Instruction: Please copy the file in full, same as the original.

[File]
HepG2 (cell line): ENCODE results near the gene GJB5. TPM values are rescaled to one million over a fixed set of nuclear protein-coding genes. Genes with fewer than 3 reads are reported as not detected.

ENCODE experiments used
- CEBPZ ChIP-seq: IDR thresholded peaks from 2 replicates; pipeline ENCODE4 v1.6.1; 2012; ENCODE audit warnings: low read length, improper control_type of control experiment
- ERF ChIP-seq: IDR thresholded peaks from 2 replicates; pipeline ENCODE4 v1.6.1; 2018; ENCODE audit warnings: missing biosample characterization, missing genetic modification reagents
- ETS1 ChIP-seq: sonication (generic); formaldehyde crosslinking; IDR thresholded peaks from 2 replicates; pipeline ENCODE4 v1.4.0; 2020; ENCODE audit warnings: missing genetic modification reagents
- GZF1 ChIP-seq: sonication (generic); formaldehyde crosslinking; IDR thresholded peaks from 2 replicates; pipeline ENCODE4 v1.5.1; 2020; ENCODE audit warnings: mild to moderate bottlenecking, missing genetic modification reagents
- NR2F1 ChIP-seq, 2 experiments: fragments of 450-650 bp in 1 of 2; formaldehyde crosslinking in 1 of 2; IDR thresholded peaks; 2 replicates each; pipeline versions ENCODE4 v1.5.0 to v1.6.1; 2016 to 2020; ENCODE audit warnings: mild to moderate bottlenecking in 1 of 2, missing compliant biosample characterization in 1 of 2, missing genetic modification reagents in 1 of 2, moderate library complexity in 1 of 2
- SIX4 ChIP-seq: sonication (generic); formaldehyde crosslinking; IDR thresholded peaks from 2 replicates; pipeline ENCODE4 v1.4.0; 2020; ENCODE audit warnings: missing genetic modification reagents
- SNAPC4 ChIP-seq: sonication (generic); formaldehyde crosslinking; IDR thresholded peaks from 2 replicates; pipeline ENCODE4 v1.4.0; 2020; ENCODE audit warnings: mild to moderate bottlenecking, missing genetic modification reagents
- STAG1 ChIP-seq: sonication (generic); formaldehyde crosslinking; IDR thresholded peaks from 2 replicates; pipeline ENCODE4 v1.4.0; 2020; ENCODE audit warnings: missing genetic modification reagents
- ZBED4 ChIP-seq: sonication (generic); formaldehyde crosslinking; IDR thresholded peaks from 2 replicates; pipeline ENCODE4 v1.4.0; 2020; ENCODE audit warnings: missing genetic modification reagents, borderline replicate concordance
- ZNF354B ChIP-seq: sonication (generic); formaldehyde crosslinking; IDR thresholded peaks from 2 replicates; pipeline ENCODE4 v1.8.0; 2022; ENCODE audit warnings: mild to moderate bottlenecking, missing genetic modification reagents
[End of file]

HepG2 (cell line): ENCODE results near the gene GJB5. TPM values are rescaled to one million over a fixed set of nuclear protein-coding genes. Genes with fewer than 3 reads are reported as not detected.

ENCODE experiments used
- CEBPZ ChIP-seq: IDR thresholded peaks from 2 replicates; pipeline ENCODE4 v1.6.1; 2012; ENCODE audit warnings: low read length, improper control_type of control experiment
- ERF ChIP-seq: IDR thresholded peaks from 2 replicates; pipeline ENCODE4 v1.6.1; 2018; ENCODE audit warnings: missing biosample characterization, missing genetic modification reagents
- ETS1 ChIP-seq: sonication (generic); formaldehyde crosslinking; IDR thresholded peaks from 2 replicates; pipeline ENCODE4 v1.4.0; 2020; ENCODE audit warnings: missing genetic modification reagents
- GZF1 ChIP-seq: sonication (generic); formaldehyde crosslinking; IDR thresholded peaks from 2 replicates; pipeline ENCODE4 v1.5.1; 2020; ENCODE audit warnings: mild to moderate bottlenecking, missing genetic modification reagents
- NR2F1 ChIP-seq, 2 experiments: fragments of 450-650 bp in 1 of 2; formaldehyde crosslinking in 1 of 2; IDR thresholded peaks; 2 replicates each; pipeline versions ENCODE4 v1.5.0 to v1.6.1; 2016 to 2020; ENCODE audit warnings: mild to moderate bottlenecking in 1 of 2, missing compliant biosample characterization in 1 of 2, missing genetic modification reagents in 1 of 2, moderate library complexity in 1 of 2
- SIX4 ChIP-seq: sonication (generic); formaldehyde crosslinking; IDR thresholded peaks from 2 replicates; pipeline ENCODE4 v1.4.0; 2020; ENCODE audit warnings: missing genetic modification reagents
- SNAPC4 ChIP-seq: sonication (generic); formaldehyde crosslinking; IDR thresholded peaks from 2 replicates; pipeline ENCODE4 v1.4.0; 2020; ENCODE audit warnings: mild to moderate bottlenecking, missing genetic modification reagents
- STAG1 ChIP-seq: sonication (generic); formaldehyde crosslinking; IDR thresholded peaks from 2 replicates; pipeline ENCODE4 v1.4.0; 2020; ENCODE audit warnings: missing genetic modification reagents
- ZBED4 ChIP-seq: sonication (generic); formaldehyde crosslinking; IDR thresholded peaks from 2 replicates; pipeline ENCODE4 v1.4.0; 2020; ENCODE audit warnings: missing genetic modification reagents, borderline replicate concordance
- ZNF354B ChIP-seq: sonication (generic); formaldehyde crosslinking; IDR thresholded peaks from 2 replicates; pipeline ENCODE4 v1.8.0; 2022; ENCODE audit warnings: mild to moderate bottlenecking, missing genetic modification reagents